Dink
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Dink
See also: DINK

English

Pronunciation

  • IPA(key): /dk/
  • (file)
  • Rhymes: -k

Etymology 1

Imitative. Originally US. Attested since the 1930s.

Noun

dink (plural dinks)

  1. (tennis) A soft drop shot.
    • 2018 February 12, Ava Wallace, "New mother Serena Williams returns to tennis, with a little rust and plenty to learn", in Washington Post[1]:
      But what I saw is she still has that sense of, 'Okay, I need to hit a dink shot, I need to come with power now, I need to change up my serve not for a flat one, but a big kick.'
  2. (soccer) A light chip; a chipped pass or shot
Translations

Verb

dink (third-person singular simple present dinks, present participle dinking, simple past and past participle dinked)

  1. (tennis) To play a soft drop shot.
  2. (soccer) To chip lightly, to play a light chip shot.
    The forward dinked the ball over the goalkeeper to score his first goal of the season.
    • 2010 December 28, Kevin Darlin, "West Brom 1 - 3 Blackburn", in BBC[2]:
      But the visitors started the game in stunning fashion when Morten Gamst Pedersen dinked forward a clever looping pass and Kalinic beat the offside trap, surged into the box and beautifully placed the ball past goalkeeper Scott Carson.

Etymology 2

Origin unknown. Attested since the 1930s.

Noun

dink (plural dinks)

  1. (Australia, colloquial) A ride on the crossbar or handlebars of a bicycle.
    I gave him a dink on my bike.

Verb

dink (third-person singular simple present dinks, present participle dinking, simple past and past participle dinked)

  1. (Australia, colloquial) To carry someone on a pushbike: behind, on the crossbar or on the handlebar.
    • 1947, John Lehmann (editor), The Penguin New Writing, Issue 30, page 103,
      I didn't like them at all ; only the lame one who used to let me dink him home on his bicycle.

Etymology 3

Origin unknown. Attested since the 1960s. Compare Chink, a derogatory term for a Chinese person.

Noun

dink (plural dinks)

  1. (US, military slang, derogatory, dated) A North Vietnamese soldier.
    • 1989, Craig Roberts and Charles W. Sasser, The Walking Dead: A Marine's Story of Vietnam, page 197:
      Our job was to go out on night patrols and stay behind to zap any dinks we caught sneaking back to their holes at dawn.

Etymology 4

Initialism. Originally US. Attested since the 1980s.

Noun

dink (plural dinks)

  1. (US) Double Income No Kids - a childless couple with two jobs.

Etymology 5

See dinkum.

Adjective

dink

  1. (Australia, New Zealand) Honest, fair, true.
  2. (Australia, New Zealand) Genuine, proper, fair dinkum.

Adverb

dink (not comparable)

  1. (Australia, New Zealand) Honestly, truly.
    • 2006, Pip Wilson, Face in the Street, page 323:
      Are you The Banjo? Fair dink no bull? Oh, sorry, lady, I mean ... dinki-di?

Noun

dink (uncountable)

  1. (Australia, Northern England) Hard work, especially one's share of a task.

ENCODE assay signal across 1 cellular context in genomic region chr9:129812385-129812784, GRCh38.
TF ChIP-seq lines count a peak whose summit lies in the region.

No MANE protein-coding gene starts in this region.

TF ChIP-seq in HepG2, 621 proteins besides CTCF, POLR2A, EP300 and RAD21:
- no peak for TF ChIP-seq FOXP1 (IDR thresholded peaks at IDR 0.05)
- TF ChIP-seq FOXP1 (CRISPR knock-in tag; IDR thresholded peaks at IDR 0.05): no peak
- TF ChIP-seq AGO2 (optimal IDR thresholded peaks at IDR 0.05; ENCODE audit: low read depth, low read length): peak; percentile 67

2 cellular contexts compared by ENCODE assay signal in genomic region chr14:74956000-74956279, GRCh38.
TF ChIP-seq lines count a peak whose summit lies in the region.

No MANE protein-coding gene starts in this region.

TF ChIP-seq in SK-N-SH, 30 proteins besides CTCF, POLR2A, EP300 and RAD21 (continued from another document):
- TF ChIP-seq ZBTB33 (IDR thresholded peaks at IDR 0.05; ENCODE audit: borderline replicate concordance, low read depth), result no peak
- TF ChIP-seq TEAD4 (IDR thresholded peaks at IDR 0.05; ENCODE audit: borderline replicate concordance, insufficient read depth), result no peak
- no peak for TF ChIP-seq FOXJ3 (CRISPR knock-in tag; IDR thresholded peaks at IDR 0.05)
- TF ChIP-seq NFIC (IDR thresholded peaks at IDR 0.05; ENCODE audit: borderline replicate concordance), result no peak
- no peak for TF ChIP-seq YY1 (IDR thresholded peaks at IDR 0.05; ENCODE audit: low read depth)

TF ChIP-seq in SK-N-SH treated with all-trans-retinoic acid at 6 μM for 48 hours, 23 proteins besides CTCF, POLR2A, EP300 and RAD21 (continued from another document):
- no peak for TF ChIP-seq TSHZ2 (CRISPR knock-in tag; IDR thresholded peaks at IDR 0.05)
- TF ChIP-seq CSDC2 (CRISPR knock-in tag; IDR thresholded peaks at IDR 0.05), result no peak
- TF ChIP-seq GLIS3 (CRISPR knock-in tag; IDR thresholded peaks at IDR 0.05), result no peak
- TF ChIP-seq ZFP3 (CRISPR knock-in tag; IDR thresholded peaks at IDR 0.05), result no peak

2. (historical, dated) A soldier from Australia or New Zealand, a member of the ANZAC forces during the First World War.

Etymology 6

Origin unknown. Attested since the late nineteenth century.

Noun

dink (plural dinks)

  1. (Canada, US, colloquial, slang) A penis.
    • 2004, Brian Francis, Fruit: A Novel about a Boy and his Nipples, page 2:
      The hair on my legs is softer than the hair around my dink, but it still grosses me out.
  2. (Canada, US, colloquial, slang) A foolish person, a despised person. [from 1960s]
    • 1997, Chris Gudgeon, You're Not as Good as You Think, page 13:
      [...] he was a dink, and all the money, fame, and power in the world wouldn't change that one simple fact.

Etymology 7

Origin unknown. Attested in English and in Scots since the sixteenth century.

Adjective

dink (not comparable)

  1. (archaic or dialectal) Finely dressed, elegant; neat.
    • 1821, Walter Scott, Kenilworth, page 249:
      All these floated along with the immense tide of population, whom mere curiosity had drawn together; and where the mechanic in his leathern apron, elbowed the dink and dainty dame, his city mistress [...]

Etymology 8

See dinq.

Adjective

dink (not comparable)

  1. (US, military) Alternative spelling of dinq

Anagrams


Afrikaans

Etymology

From Dutch dinken, a regional variant of denken.

Pronunciation

Verb

dink (present dink, present participle denkende, past dag or dog, past participle gedag or gedog or gedink)

  1. to think
    • 1939, Jaarboek, page 44:
      Ons het gedag dat die behoefte om te pleit om 'n dergelike samewerikng [...]
    • 1951, Suid-Afrikaanse Hofverslae, volume 3, page 79:
      [...] ek het gedag dat met my man se dood dit sal nou tot niet geraak het.
    • 1993, A Grammar of Afrikaans, Bruce Donaldson, page 223:
      Hy het gedag/gedog/gedink ek sou eers môre kom.

Usage notes

  • The regular past form het gedink can be used in all senses.
  • The irregular past forms dag, dog; het gedag, het gedog can only be used in the sense of "to believe, to reckon (that)", but not in the sense of "to think about, to ponder".

Derived terms

Anagrams


Scots

Etymology 1

Origin unknown. Attested in Old Scots circa 1500.

Adjective

dink (comparative mair dink, superlative maist dink)

  1. neat and tidy

Verb

dink (third-person singular present dinks, present participle dinkin, past dinkt, past participle dinkt)

  1. to deck
  2. to dress neatly

Etymology 2

Probably a variant of English dint, a dent or mark left by a blow.

Noun

dink (plural dinks)

  1. a bruise

Verb

dink (third-person singular present dinks, present participle dinkin, past dinkt, past participle dinkt)

  1. to dent, to bruise

References


  This article uses material from the Wikipedia page available here. It is released under the Creative Commons Attribution-Share-Alike License 3.0.

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